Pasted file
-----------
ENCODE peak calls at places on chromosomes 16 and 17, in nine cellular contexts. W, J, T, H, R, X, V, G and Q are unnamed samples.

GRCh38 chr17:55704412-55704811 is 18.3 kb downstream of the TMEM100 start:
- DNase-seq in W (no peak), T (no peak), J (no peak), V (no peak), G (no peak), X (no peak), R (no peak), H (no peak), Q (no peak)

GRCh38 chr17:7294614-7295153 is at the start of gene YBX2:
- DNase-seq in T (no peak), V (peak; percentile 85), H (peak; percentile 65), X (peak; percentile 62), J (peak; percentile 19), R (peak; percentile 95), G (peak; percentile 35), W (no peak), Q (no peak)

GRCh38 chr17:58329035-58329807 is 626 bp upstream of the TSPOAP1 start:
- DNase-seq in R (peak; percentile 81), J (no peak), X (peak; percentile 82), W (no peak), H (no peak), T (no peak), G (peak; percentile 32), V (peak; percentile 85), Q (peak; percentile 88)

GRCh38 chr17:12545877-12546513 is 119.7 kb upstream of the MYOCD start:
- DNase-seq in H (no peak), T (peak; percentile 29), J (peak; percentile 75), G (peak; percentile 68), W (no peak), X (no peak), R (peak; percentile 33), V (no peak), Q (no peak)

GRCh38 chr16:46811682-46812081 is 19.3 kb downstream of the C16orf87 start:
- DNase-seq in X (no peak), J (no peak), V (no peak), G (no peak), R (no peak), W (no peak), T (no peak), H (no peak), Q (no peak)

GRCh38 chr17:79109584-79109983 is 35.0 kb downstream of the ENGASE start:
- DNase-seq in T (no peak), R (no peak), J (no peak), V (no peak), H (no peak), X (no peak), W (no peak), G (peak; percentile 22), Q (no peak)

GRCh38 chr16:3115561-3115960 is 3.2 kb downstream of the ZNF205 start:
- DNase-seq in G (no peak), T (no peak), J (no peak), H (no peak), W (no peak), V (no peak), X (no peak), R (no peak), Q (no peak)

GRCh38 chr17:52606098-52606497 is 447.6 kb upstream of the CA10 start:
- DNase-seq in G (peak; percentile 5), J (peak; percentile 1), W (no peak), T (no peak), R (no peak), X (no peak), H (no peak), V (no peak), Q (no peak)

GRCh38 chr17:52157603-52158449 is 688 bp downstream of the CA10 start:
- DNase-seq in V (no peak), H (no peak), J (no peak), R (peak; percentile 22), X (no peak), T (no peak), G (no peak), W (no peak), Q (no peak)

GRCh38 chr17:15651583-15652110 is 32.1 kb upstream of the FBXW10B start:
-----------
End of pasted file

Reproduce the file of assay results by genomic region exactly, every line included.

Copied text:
ENCODE peak calls at places on chromosomes 16 and 17, in nine cellular contexts. W, J, T, H, R, X, V, G and Q are unnamed samples.

GRCh38 chr17:55704412-55704811 is 18.3 kb downstream of the TMEM100 start:
- DNase-seq in W (no peak), T (no peak), J (no peak), V (no peak), G (no peak), X (no peak), R (no peak), H (no peak), Q (no peak)

GRCh38 chr17:7294614-7295153 is at the start of gene YBX2:
- DNase-seq in T (no peak), V (peak; percentile 85), H (peak; percentile 65), X (peak; percentile 62), J (peak; percentile 19), R (peak; percentile 95), G (peak; percentile 35), W (no peak), Q (no peak)

GRCh38 chr17:58329035-58329807 is 626 bp upstream of the TSPOAP1 start:
- DNase-seq in R (peak; percentile 81), J (no peak), X (peak; percentile 82), W (no peak), H (no peak), T (no peak), G (peak; percentile 32), V (peak; percentile 85), Q (peak; percentile 88)

GRCh38 chr17:12545877-12546513 is 119.7 kb upstream of the MYOCD start:
- DNase-seq in H (no peak), T (peak; percentile 29), J (peak; percentile 75), G (peak; percentile 68), W (no peak), X (no peak), R (peak; percentile 33), V (no peak), Q (no peak)

GRCh38 chr16:46811682-46812081 is 19.3 kb downstream of the C16orf87 start:
- DNase-seq in X (no peak), J (no peak), V (no peak), G (no peak), R (no peak), W (no peak), T (no peak), H (no peak), Q (no peak)

GRCh38 chr17:79109584-79109983 is 35.0 kb downstream of the ENGASE start:
- DNase-seq in T (no peak), R (no peak), J (no peak), V (no peak), H (no peak), X (no peak), W (no peak), G (peak; percentile 22), Q (no peak)

GRCh38 chr16:3115561-3115960 is 3.2 kb downstream of the ZNF205 start:
- DNase-seq in G (no peak), T (no peak), J (no peak), H (no peak), W (no peak), V (no peak), X (no peak), R (no peak), Q (no peak)

GRCh38 chr17:52606098-52606497 is 447.6 kb upstream of the CA10 start:
- DNase-seq in G (peak; percentile 5), J (peak; percentile 1), W (no peak), T (no peak), R (no peak), X (no peak), H (no peak), V (no peak), Q (no peak)

GRCh38 chr17:52157603-52158449 is 688 bp downstream of the CA10 start:
- DNase-seq in V (no peak), H (no peak), J (no peak), R (peak; percentile 22), X (no peak), T (no peak), G (no peak), W (no peak), Q (no peak)

GRCh38 chr17:15651583-15652110 is 32.1 kb upstream of the FBXW10B start: